FIG. 1 is an axial section through a valve member according to the invention,
FIG. 2 is a transverse section on line 2—2 of FIG. 1, and
FIG. 3 is an isometric view of the valve member of FIG. 1 from above and to one side.
With reference to the drawings, there is illustrated a vent valve 10 comprising an elastomeric valve member 11 situated in a schematic housing 12 having a chamber 13 with an inlet 14 from a source S and an outlet 15 to a consumer C. The chamber also has a plurality of vent passages 17 communicating to the exterior of the housing and defined by a plurality of equispaced inwardly directed arms 18.
The elastomeric valve member 11 is of resilient material having a stiffness appropriate for the purpose, as will be further explained below. It comprises a circular dome-like head 21 having a plurality of equispaced peripheral passages 22 in order to permit communication from the exterior of the dome to the interior, and vice versa. A continuous coaxial depending rib 23 is provided on the underside of the dome. The regions between each passage 22 constitute supporting legs 24, and the whole, as shown in FIG. 3, has the appearance of the Millennium Dome. In the rest position, the legs 24 depend to a greater extent than the rib 23.
The valve member 11 has a depending coaxial limb 25 within the rib 23 which projects beyond the legs 24. The terminal end of the limb 25 has a radially outwardly extending shoulder 26 which in use engages the underside of the arms 18, as illustrated, so as to retain the valve member 11 in the housing 12. The terminal end of the limb 25 has an internal blind recess 27 in the centre to permit flexibility of the shoulder 26, for installation purposes.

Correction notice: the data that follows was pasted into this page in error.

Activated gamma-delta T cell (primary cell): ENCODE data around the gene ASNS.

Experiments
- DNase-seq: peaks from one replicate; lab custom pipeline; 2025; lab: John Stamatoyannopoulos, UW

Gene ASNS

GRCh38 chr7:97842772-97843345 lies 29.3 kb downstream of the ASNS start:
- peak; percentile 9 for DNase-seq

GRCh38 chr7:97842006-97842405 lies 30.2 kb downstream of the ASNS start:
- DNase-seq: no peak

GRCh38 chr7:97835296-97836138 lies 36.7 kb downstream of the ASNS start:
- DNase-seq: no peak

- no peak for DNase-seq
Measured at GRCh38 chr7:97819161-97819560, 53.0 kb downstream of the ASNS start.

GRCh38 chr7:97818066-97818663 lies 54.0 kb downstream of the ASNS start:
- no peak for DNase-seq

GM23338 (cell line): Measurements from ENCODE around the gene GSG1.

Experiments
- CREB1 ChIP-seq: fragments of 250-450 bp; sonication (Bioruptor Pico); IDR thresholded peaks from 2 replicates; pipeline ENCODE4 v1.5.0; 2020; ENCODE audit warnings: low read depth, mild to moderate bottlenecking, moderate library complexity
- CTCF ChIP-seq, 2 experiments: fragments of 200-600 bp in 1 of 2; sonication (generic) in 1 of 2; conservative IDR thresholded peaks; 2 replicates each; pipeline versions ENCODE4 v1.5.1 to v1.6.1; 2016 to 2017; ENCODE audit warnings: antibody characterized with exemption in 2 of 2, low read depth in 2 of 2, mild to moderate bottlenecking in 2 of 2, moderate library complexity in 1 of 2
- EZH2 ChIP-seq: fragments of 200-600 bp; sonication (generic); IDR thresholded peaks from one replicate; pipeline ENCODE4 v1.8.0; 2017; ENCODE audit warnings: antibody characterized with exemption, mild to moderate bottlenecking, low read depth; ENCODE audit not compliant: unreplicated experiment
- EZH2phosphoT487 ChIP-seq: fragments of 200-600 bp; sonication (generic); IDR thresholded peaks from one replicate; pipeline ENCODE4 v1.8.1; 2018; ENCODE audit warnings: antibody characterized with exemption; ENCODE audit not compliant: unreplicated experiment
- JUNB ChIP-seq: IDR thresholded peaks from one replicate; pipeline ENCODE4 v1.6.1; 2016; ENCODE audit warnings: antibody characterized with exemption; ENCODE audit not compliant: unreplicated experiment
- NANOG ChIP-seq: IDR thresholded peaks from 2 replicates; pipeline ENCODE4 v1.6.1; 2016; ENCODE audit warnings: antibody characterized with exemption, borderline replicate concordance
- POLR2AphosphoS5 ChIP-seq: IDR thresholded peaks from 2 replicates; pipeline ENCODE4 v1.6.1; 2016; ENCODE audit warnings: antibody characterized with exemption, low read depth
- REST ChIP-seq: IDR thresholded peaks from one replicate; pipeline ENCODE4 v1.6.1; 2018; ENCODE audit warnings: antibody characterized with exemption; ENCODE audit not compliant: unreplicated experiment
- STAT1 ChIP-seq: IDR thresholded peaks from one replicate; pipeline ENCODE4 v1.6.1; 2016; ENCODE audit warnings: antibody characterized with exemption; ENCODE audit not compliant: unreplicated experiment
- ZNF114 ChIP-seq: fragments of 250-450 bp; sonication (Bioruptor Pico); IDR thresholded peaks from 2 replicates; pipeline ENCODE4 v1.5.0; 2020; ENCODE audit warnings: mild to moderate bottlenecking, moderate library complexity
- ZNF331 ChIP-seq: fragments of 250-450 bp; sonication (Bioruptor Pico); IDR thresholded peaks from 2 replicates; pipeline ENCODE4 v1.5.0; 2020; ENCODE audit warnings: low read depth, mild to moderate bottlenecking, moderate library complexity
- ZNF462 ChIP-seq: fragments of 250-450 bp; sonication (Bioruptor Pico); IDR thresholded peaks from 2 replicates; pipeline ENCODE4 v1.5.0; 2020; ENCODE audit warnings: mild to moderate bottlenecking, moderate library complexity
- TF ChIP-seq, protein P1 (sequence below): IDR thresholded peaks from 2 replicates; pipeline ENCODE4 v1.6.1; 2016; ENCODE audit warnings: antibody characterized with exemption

In the rest condition, illustrated in FIG. 1, the axial length of the arms 18 is determined such that the valve member is installed under slight tension with the shoulder 26 and legs 24 firmly engaged with the housing 12. The rib 23 is spaced above the housing 12, as shown, so as to define a fluid passageway from the chamber 13 to the exterior of the valve housing 12 via the passages 22,17.
Although not illustrated, the housing 12 would be manufactured in such a way that the valve member can be pressed past the arms 18 from above.
Operation of the vent valve is as follows. As noted above the chamber 13 is vented to the exterior when the valve member 11 is in the rest condition.